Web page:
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## Lossless compression |

Lossless compression schemes compress the data without loss of information, and the original data can be recovered exactly from the compressed data. |

The entropy is a measure of the average number of binary symbols needed to code the output of the source |

Entropy presented mathematically by the equation H = P(A)I(A) P(A) : Presents the probability of event A occurrence I(A) : Presents the amount of information included in event A I(A) = -LOGb P(A) H = SUM(-P(Ai) * LOGb P(Ai)) |

The best that a lossless compression scheme can do is to encode the output of a source with an average number of bits equal to the entropy of the source. |

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The Huffman procedure is based on two observations regarding optimum prefix codes. |

I. In an optimum code, symbols that occur more frequently (have a higher probability of occurrence) will have shorter codewords than symbols that occur less frequently. |

2. In an optimum code, the two symbols that occur least frequently will have the same length. |

For the second observation Suppose an optimum code e exists in which the two codewords corresponding to the two least probable symbols do not have the same length. Suppose the longer codeword is k bits longer than the shorter codeword. Because this is a prefix code, the shorter codeword cannot be a prefix of the longer codeword. This means that even if we drop the last k bits of the longer codeword, the two codewords would still be distinct. As these codewords correspond to the least probable symbols in the alphabet, no other codeword can be longer than these codewords; therefore, there is no danger that the shortened codeword would become the prefix of some other codeword. Furthermore, by dropping these k bits we obtain a new code that has a shorter average length than e. But this violates our initial contention that e is an optimal code. Therefore, for an optimal code the second observation also holds true. |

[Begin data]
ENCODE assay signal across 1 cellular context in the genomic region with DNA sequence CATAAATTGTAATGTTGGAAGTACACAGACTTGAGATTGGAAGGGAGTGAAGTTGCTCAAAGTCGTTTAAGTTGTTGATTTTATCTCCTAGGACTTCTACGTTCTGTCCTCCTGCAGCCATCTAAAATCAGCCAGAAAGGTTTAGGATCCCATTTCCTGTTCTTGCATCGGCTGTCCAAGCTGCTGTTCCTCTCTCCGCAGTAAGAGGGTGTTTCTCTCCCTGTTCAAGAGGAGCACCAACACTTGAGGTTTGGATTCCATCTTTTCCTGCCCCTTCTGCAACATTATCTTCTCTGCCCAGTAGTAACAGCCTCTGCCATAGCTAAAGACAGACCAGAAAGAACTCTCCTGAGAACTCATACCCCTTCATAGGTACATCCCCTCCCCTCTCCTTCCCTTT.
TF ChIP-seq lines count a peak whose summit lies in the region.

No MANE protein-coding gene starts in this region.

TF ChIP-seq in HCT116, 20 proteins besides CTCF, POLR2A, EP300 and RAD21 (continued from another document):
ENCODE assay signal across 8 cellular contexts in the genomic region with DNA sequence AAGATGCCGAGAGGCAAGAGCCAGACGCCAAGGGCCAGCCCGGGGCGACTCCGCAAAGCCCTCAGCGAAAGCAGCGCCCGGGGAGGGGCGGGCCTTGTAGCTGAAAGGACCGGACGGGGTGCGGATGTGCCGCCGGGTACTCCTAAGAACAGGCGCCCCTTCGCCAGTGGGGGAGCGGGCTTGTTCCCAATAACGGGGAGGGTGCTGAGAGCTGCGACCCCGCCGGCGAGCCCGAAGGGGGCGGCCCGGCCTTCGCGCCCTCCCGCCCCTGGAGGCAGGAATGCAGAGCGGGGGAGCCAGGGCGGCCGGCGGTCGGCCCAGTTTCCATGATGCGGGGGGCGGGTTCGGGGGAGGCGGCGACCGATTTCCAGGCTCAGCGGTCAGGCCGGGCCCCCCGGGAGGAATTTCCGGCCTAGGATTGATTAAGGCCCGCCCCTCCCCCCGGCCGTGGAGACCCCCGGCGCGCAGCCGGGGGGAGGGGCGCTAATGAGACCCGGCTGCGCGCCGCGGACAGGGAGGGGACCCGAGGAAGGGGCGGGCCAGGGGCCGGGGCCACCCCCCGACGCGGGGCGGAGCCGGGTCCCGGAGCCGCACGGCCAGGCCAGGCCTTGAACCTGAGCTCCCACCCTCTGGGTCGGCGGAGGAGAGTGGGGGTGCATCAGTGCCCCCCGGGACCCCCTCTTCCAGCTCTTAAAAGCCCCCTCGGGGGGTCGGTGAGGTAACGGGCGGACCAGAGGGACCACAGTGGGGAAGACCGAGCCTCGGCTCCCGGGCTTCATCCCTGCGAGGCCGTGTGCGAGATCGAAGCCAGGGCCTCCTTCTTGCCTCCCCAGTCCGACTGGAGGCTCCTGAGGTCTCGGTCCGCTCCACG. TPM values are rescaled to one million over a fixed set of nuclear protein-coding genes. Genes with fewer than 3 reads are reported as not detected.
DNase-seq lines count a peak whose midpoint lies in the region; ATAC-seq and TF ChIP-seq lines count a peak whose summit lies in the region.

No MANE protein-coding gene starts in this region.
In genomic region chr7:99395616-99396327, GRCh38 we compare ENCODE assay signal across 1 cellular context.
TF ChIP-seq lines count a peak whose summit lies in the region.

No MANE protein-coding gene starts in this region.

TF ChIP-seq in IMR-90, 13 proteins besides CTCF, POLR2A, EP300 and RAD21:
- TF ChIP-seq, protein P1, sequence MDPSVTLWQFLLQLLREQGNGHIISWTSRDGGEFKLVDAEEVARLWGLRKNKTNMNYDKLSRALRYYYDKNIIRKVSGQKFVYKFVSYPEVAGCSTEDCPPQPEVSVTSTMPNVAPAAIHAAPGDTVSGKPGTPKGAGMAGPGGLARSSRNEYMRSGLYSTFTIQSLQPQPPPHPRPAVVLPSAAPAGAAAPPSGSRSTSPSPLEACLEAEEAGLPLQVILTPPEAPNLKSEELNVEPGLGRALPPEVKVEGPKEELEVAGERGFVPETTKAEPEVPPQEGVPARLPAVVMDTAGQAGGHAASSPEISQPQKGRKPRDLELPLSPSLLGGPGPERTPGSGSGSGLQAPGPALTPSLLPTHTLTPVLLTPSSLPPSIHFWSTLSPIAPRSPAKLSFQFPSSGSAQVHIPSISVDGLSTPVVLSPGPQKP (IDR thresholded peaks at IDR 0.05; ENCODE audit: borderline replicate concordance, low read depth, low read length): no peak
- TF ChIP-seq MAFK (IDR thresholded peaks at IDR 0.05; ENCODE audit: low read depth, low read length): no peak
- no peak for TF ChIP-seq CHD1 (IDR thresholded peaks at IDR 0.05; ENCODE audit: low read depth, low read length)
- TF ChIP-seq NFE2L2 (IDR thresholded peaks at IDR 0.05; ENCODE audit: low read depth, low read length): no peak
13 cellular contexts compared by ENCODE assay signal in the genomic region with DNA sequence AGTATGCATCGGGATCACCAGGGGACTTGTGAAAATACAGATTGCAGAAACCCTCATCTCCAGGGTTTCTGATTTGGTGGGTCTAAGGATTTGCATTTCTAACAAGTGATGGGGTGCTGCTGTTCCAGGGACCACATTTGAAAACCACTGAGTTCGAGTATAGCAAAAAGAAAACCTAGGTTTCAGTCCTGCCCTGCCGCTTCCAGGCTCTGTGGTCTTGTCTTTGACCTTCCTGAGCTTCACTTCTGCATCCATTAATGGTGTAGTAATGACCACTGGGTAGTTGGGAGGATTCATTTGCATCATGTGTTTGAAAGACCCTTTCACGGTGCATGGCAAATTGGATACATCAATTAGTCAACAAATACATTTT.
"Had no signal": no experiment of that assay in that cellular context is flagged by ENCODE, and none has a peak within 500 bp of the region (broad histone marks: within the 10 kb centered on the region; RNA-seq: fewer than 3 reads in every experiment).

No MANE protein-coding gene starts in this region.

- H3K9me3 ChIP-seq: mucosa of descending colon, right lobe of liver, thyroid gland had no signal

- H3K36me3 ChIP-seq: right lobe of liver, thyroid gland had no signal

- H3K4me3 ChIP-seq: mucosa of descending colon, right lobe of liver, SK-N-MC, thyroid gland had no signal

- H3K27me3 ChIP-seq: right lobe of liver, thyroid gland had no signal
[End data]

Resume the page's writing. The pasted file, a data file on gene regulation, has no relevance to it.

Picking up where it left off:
## EX |

Design a Huffman code Consider this Sequence "rrmmmmklnn" |

Let a1 = r a2 = m a3= n a4=k a5= l P(a1) = 0.2 P(a2) = 0.4 P(a3) = 0.2 P(a4) = 0.1 P(a5) = 0.1 |

images\4\3010\HUFFMANEx.jpg

images\4\3010\HUFFMANEx.jpg

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images\4\3009\HUFFMANUmlSmall.jpg;images\4\3007\HUFFMANChartMainSmall.jpg;images\4\3008\HUFFMANChartSetCodeStringSmall.jpg;images\4\3006\HUFFMANChartInsertToBinaryTreeSmall.jpg

images\4\3009\HUFFMANUML.jpg;images\4\3007\HUFFMANChartMain.jpg;images\4\3008\HUFFMANChartSetCodeString.jpg;images\4\3006\HUFFMANChartInsertToBinaryTree.jpg

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## Edited By |

Eng : Sameh Mohamed Dabour |

## Source Code |

Uncompress file and run using Microsoft Visual Studio |

Huffman.zip |

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## Lossless compression |

Lossless compression schemes compress the data without loss of information, and the original data can be recovered exactly from the compressed data. |

The entropy is a measure of the average number of binary symbols needed to code the output of the source |

Entropy presented mathematically by the equation H = P(A)I(A) P(A) : Presents the probability of event A occurrence I(A) : Presents the amount of information included in event A I(A) = -LOGb P(A) H = SUM(-P(Ai) * LOGb P(Ai)) |

The best that a lossless compression scheme can do is to encode the output of a source with an average number of bits equal to the entropy of the source. |